Not Really a Samurai
Of course…the Samurai in Wizardry wasn’t really a samurai, at least in the beginning. He started out as a combination of Fighter and Mage, one of the two easier elite classes, with stat requirements that might, with some luck, be rolled at character creation. The only item specific to his class was the Muramasa Blade, otherwise he’d use the same armor and weapons as the fighter, and had no special attacks. This illustration from the manual shows that the artist didn’t bother much to make him look anything like a samurai either:
The Wizardry elite classes tended to have somewhat strange names. When Nintendo America renamed the Bishop Wizard, it was actually more appropriate, probably the only case where Nintendo censorship was an improvement.
Enter David Bradley
When David Bradley took over, things began to change. For Heart of the Maelstrom, classes still stayed the same, but the items were new. Most plate mail—strangely, not some exceptionally strong pieces—was now for Lords and Fighters only, and the Lord got a sword better than the Muramasa Blade. On the whole, the Samurai was now superior to the Fighter, but inferior to the Lord, which made some sense, after all, the Lord’s stat requirements were higher as well.
With Bane of the Cosmic Forge, Wizardry got a new class system with partly new stats. The basic classes remained mainly unchanged, the elite classes were somewhat refined and six new classes added. The Samurai got a new emphasis on fast attack (Lightning Strike) and dual-wielding swords. He also got two special suits of armor, the better one dropped by a boss later in the game. Apart from this, he could wear only leather. He could no longer use shields or axes, and only very few polearms.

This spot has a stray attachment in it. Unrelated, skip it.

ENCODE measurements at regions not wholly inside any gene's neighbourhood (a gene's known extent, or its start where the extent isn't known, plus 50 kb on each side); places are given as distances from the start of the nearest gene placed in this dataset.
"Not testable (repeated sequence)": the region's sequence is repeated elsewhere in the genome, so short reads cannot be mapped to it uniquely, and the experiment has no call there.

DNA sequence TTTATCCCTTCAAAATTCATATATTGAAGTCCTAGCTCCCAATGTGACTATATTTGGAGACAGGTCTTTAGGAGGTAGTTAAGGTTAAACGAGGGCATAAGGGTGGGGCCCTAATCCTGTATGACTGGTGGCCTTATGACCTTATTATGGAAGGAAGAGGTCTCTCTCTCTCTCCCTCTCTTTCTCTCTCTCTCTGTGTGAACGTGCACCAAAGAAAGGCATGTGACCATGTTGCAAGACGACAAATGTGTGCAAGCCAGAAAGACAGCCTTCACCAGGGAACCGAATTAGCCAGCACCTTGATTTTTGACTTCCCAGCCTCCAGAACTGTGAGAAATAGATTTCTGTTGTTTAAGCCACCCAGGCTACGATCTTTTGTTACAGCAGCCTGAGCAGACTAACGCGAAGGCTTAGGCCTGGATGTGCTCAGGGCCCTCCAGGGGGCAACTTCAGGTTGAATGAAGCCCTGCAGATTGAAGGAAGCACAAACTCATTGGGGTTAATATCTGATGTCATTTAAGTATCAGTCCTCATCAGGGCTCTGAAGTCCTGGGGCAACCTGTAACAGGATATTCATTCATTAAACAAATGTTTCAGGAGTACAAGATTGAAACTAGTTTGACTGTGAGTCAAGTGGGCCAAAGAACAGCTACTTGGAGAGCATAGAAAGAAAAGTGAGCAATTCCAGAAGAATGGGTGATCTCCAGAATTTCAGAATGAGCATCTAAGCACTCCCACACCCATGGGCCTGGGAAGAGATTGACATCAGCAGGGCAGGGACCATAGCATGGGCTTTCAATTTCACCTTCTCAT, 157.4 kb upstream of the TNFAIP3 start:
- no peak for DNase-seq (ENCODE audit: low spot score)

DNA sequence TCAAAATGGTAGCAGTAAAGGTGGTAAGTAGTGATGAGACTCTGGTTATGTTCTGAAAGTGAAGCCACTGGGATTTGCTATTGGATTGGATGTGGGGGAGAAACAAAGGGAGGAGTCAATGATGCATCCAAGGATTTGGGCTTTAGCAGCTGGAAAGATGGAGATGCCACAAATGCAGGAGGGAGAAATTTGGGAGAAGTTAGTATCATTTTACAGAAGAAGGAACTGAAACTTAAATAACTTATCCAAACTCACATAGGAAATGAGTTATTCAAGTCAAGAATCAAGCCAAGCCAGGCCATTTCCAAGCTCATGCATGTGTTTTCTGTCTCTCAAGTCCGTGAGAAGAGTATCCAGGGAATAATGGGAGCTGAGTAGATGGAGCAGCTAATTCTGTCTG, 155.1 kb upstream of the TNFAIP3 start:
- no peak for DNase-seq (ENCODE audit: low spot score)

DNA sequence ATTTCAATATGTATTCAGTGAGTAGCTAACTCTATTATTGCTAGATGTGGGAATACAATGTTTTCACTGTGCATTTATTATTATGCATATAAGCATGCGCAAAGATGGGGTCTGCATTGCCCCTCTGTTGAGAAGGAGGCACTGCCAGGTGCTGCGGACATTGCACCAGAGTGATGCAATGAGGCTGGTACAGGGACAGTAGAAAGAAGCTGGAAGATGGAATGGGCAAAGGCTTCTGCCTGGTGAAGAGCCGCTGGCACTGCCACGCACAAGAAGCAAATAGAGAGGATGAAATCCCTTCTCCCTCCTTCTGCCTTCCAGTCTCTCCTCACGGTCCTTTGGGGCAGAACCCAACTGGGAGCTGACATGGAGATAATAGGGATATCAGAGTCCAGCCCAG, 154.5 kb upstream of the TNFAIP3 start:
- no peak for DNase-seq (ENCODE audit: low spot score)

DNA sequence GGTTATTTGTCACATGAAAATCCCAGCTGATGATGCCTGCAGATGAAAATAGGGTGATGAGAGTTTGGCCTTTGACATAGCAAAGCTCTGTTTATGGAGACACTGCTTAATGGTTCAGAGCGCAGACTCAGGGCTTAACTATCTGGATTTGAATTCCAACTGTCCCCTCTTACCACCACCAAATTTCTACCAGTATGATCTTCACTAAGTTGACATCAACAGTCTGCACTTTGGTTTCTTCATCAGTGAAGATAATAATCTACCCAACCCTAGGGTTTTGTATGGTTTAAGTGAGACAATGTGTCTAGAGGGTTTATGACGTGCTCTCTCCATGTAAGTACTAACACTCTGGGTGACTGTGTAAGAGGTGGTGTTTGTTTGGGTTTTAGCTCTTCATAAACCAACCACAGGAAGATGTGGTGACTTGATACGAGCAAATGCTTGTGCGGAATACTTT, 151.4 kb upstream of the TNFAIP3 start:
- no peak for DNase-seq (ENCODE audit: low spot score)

Crusaders of the Dark Savant introduced guns, which the Samurai could use, though only the lighter ones, not the heavy Blunder Buss.
After Crusaders of the Dark Savant, David Bradley left Sir-Tech. He programmed CyberMage: Darklight Awakening for Origin and then founded his own company, Heuristic Park. Wizardry 8 was mainly the brainchild of Linda Currie and Brenda Brathwaite, though I suppose that the basic storyline, which continues the previous two games, was at least sketched by David Bradley.
Wizardry 8 introduced a new philosophy to the class system. Class changing was discouraged, the difference between basic and elite classes reduced. All the classes should, theoretically, be about equally useful throughout the whole game. It didn’t work too well. A lot of things feel messed up in Wizardry 8, the Samurai class is among them.
His weapon choices were severely reduced, depriving him even of the use of such a classic samurai weapon as the naginata. He can no longer use guns, even though it would be the ideal ranged weapon for him. The Modern Arms skill rises with Speed, not Strength, and the Samurai’s Speed requirement is higher than his Strength requirement.
On the other hand, he could now wear chain mail, and some special items reserved to stronger classes, while the magic resistances on his special armor were reduced. The latter is thus often no longer the best choice from a point of view of efficiency, a somewhat bizarre situation. An ignominious end for what was once maybe the best character class in Wizardry.